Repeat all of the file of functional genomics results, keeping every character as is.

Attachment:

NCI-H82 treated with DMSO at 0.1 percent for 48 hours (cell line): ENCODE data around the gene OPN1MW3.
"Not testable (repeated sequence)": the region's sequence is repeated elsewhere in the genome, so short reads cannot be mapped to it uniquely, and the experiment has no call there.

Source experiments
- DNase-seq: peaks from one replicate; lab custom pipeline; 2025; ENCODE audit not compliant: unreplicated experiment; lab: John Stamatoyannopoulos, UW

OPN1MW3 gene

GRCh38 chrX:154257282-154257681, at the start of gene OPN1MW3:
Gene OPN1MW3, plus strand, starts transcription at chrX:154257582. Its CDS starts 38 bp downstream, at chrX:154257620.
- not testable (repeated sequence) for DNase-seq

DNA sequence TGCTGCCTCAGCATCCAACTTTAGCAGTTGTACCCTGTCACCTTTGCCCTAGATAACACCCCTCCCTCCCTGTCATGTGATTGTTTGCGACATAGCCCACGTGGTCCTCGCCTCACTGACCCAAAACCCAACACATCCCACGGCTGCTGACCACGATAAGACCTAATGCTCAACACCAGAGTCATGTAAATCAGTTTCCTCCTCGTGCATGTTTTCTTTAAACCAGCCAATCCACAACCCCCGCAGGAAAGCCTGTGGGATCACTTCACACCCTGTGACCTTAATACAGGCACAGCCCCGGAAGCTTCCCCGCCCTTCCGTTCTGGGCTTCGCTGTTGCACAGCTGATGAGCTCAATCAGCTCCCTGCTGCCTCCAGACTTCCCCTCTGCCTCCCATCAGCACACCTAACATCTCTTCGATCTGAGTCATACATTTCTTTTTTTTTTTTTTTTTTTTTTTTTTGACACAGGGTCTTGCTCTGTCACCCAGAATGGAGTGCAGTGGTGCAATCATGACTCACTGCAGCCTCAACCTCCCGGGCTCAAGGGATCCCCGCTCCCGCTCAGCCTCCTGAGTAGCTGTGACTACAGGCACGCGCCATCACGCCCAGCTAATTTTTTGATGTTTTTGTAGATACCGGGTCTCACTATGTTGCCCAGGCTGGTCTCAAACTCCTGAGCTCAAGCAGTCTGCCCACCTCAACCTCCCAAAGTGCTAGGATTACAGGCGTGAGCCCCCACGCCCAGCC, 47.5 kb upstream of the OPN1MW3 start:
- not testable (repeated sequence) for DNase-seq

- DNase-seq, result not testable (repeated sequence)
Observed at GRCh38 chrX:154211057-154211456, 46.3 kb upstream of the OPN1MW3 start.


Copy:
NCI-H82 treated with DMSO at 0.1 percent for 48 hours (cell line): ENCODE data around the gene OPN1MW3.
"Not testable (repeated sequence)": the region's sequence is repeated elsewhere in the genome, so short reads cannot be mapped to it uniquely, and the experiment has no call there.

Source experiments
- DNase-seq: peaks from one replicate; lab custom pipeline; 2025; ENCODE audit not compliant: unreplicated experiment; lab: John Stamatoyannopoulos, UW

OPN1MW3 gene

GRCh38 chrX:154257282-154257681, at the start of gene OPN1MW3:
Gene OPN1MW3, plus strand, starts transcription at chrX:154257582. Its CDS starts 38 bp downstream, at chrX:154257620.
- not testable (repeated sequence) for DNase-seq

DNA sequence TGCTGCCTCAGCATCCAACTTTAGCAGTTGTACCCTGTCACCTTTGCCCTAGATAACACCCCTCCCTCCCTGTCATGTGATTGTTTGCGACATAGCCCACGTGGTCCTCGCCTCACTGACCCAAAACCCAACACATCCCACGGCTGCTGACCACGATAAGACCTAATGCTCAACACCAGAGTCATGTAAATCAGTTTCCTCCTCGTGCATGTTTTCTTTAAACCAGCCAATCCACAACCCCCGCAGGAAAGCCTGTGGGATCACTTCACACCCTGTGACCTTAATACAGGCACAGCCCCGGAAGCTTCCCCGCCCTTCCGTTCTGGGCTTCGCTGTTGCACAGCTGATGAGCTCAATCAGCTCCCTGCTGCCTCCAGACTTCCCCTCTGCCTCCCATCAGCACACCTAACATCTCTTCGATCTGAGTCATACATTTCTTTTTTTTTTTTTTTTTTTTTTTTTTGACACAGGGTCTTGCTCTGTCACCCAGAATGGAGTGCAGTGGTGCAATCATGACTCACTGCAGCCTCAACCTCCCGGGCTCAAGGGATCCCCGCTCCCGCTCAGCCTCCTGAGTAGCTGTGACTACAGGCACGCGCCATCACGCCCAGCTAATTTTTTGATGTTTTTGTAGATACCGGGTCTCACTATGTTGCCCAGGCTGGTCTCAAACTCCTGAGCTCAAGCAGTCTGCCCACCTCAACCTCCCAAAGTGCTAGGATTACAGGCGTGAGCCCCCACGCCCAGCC, 47.5 kb upstream of the OPN1MW3 start:
- not testable (repeated sequence) for DNase-seq

- DNase-seq, result not testable (repeated sequence)
Observed at GRCh38 chrX:154211057-154211456, 46.3 kb upstream of the OPN1MW3 start.